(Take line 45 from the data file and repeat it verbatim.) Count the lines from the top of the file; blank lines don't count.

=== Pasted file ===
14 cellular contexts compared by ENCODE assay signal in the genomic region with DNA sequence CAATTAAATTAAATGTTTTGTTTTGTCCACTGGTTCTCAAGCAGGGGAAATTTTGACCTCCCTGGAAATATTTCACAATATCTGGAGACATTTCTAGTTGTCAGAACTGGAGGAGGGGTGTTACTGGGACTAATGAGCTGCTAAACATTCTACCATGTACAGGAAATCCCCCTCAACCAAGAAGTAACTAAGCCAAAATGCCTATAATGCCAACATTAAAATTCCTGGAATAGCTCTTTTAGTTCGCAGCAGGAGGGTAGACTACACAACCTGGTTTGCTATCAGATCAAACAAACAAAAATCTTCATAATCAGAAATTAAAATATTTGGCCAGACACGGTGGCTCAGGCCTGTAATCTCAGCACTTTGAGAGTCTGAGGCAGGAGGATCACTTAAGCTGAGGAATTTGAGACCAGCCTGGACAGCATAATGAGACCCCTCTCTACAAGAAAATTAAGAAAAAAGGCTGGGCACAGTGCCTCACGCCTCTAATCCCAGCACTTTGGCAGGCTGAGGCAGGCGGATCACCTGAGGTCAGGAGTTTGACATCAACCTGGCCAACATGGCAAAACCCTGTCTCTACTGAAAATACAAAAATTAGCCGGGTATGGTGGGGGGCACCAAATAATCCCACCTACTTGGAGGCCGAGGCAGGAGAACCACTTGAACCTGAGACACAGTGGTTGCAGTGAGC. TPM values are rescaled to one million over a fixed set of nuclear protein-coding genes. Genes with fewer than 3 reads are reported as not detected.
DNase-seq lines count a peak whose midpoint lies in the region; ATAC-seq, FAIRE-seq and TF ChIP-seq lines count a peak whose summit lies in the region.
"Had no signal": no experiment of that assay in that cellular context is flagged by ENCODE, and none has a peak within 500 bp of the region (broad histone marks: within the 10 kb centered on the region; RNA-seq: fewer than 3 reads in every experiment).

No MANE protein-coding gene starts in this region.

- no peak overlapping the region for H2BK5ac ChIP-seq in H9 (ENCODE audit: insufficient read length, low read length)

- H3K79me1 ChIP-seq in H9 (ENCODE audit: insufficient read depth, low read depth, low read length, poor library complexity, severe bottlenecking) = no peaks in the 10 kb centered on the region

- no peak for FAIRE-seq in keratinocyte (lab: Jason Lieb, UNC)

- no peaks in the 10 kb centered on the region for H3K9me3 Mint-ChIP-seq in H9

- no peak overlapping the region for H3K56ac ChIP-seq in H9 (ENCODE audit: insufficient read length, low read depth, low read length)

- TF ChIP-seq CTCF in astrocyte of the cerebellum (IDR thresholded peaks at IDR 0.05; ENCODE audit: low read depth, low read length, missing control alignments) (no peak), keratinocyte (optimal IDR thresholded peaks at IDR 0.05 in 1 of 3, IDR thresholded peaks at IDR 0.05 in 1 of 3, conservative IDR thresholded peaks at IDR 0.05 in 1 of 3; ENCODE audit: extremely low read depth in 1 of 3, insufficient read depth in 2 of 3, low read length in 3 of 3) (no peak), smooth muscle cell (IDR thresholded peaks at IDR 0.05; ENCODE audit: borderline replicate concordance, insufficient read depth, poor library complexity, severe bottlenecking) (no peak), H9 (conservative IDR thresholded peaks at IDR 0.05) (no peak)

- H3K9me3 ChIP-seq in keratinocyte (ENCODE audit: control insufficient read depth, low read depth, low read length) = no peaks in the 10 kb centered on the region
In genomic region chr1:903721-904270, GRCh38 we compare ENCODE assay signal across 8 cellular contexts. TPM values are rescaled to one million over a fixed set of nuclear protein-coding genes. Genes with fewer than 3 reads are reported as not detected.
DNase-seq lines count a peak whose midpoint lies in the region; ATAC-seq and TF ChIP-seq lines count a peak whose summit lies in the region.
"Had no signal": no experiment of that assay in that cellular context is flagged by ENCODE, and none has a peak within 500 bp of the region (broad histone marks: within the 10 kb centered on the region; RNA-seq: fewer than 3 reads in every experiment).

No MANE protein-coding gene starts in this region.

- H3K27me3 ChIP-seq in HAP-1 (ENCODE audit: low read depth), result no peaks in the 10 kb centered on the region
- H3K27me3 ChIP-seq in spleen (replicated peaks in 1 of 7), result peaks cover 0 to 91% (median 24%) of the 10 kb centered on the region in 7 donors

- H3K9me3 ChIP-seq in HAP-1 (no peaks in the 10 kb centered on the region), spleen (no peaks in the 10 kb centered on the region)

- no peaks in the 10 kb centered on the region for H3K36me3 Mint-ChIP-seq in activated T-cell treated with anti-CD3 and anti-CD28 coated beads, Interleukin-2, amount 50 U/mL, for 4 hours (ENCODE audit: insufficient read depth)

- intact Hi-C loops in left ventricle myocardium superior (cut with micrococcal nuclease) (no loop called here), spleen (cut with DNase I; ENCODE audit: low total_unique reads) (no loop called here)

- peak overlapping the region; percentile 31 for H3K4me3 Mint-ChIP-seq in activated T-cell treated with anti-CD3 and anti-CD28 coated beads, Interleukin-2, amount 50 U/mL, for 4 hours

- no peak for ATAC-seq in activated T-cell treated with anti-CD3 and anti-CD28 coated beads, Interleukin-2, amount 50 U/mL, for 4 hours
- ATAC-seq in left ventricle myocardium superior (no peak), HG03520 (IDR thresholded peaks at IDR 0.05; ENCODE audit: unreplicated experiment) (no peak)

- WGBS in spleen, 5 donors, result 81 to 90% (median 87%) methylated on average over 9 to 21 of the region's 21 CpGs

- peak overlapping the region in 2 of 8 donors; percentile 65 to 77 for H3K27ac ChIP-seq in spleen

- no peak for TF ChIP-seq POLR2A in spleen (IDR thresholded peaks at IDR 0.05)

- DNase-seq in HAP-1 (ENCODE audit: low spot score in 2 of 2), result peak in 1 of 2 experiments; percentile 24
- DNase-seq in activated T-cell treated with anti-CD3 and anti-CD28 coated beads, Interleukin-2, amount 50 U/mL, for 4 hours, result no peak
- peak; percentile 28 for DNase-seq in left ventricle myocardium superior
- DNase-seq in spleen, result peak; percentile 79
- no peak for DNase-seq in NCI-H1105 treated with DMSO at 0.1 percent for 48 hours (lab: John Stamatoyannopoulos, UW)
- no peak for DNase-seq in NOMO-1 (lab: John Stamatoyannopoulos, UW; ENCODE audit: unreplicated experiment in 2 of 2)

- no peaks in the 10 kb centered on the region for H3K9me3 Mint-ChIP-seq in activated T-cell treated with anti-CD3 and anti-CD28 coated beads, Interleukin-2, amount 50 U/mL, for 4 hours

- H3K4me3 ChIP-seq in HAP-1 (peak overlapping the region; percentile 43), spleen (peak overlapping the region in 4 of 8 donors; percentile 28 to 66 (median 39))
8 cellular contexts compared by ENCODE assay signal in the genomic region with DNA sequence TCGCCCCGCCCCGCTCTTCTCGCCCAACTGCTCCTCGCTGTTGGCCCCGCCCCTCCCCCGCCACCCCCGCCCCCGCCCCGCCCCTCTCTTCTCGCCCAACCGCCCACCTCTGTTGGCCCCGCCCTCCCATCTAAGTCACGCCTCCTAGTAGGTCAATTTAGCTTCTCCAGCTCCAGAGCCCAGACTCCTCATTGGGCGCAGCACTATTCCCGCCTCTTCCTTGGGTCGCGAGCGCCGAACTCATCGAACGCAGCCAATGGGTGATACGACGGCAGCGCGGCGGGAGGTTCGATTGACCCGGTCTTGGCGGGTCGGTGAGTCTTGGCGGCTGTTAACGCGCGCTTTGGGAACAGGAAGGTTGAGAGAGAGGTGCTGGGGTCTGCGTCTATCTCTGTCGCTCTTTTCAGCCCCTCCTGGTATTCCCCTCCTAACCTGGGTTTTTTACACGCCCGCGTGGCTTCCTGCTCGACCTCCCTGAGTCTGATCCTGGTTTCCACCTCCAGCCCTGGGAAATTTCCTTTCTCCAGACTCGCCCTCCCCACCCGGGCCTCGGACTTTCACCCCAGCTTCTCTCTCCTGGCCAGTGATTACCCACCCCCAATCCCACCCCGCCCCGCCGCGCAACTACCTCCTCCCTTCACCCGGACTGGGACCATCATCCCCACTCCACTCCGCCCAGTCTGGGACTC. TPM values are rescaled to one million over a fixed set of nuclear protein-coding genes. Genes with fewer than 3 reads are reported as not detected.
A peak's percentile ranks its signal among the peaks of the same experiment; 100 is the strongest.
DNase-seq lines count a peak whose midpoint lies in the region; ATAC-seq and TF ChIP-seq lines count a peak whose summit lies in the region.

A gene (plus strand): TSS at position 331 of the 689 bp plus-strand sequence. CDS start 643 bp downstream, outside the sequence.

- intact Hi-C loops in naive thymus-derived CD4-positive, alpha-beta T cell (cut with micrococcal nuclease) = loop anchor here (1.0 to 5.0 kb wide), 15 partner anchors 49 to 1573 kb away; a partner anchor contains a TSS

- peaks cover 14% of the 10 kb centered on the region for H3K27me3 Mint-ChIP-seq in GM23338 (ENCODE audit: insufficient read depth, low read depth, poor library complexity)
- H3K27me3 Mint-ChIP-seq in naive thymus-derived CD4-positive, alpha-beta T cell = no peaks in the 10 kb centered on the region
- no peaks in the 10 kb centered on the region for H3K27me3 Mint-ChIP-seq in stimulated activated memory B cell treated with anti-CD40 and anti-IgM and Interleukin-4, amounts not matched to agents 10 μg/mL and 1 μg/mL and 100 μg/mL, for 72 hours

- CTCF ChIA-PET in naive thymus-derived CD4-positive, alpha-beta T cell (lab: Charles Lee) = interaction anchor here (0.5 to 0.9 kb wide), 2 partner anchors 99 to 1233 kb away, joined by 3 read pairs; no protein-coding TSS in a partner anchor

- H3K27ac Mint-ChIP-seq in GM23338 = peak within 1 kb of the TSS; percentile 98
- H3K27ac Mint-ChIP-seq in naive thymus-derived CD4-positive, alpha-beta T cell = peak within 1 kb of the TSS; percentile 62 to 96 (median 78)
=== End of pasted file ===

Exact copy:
- H3K27ac Mint-ChIP-seq in naive thymus-derived CD4-positive, alpha-beta T cell = peak within 1 kb of the TSS; percentile 62 to 96 (median 78)